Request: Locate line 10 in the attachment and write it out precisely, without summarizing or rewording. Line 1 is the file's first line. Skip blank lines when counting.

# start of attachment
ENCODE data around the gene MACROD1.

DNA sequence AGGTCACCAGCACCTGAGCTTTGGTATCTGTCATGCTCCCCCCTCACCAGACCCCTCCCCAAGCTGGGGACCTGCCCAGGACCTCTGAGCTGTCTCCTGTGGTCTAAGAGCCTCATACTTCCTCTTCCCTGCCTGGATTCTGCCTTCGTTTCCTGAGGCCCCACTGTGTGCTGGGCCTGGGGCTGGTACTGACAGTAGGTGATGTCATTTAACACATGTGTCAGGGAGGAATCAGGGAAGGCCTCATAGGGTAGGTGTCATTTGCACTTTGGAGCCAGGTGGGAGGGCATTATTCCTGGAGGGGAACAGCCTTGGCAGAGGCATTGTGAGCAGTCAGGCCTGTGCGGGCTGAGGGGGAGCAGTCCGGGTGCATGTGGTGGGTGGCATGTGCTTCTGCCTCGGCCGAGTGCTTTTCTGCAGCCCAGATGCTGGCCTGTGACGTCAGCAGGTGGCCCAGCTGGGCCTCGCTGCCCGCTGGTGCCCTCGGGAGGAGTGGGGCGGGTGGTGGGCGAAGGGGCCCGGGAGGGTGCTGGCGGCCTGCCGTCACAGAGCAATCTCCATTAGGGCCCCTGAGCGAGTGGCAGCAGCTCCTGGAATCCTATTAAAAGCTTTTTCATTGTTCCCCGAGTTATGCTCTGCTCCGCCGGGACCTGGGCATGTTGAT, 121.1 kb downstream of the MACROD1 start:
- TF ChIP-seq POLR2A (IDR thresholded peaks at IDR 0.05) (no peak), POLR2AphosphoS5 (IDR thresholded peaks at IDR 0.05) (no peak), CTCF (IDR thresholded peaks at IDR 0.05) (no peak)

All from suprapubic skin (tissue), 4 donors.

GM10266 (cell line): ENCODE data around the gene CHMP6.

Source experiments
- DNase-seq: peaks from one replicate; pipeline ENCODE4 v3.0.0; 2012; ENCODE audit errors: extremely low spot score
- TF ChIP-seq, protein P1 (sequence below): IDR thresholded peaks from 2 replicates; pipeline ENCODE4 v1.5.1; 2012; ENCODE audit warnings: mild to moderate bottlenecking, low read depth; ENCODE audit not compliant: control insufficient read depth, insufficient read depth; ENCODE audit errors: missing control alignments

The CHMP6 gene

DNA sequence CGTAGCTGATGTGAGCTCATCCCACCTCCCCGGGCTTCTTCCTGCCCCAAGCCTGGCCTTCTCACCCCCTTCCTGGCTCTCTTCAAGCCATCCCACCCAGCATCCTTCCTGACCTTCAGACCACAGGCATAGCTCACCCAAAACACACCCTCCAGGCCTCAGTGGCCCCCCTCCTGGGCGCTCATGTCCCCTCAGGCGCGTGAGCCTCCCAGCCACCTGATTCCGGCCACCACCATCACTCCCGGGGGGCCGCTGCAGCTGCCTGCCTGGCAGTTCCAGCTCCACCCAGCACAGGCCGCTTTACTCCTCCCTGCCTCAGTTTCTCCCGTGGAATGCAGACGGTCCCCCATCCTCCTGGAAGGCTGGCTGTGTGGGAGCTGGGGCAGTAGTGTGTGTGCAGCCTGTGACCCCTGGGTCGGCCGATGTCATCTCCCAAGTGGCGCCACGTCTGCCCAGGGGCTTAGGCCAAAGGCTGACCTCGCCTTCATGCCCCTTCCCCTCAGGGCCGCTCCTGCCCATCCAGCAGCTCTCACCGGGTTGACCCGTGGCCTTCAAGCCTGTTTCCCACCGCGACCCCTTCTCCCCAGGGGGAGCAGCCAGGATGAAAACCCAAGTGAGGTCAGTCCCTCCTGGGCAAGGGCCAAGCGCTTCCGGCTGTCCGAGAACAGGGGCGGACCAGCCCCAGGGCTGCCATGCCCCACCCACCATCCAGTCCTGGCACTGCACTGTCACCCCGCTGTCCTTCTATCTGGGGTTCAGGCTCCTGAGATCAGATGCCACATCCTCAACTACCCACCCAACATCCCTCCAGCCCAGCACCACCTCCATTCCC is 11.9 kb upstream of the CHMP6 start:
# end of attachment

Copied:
DNA sequence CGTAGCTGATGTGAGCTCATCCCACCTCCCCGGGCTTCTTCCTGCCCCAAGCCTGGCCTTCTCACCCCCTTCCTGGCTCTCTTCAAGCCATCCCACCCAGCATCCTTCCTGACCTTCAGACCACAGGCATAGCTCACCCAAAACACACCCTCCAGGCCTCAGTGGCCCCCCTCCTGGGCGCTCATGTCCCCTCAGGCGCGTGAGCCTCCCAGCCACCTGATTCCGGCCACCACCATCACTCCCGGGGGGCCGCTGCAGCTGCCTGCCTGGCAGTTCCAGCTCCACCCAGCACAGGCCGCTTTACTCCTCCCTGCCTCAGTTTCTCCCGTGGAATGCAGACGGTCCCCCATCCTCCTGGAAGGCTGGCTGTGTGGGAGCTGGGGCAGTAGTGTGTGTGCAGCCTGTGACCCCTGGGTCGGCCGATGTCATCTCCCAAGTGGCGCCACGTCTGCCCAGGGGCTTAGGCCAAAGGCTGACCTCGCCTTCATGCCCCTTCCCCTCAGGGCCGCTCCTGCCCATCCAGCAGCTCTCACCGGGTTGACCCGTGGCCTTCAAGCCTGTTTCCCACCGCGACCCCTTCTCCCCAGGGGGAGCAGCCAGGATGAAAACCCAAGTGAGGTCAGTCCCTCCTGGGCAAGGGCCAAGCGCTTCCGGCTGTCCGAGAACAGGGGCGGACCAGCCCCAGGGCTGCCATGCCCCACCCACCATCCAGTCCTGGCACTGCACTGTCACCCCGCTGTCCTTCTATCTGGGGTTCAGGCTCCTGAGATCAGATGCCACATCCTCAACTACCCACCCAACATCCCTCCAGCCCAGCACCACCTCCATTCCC is 11.9 kb upstream of the CHMP6 start: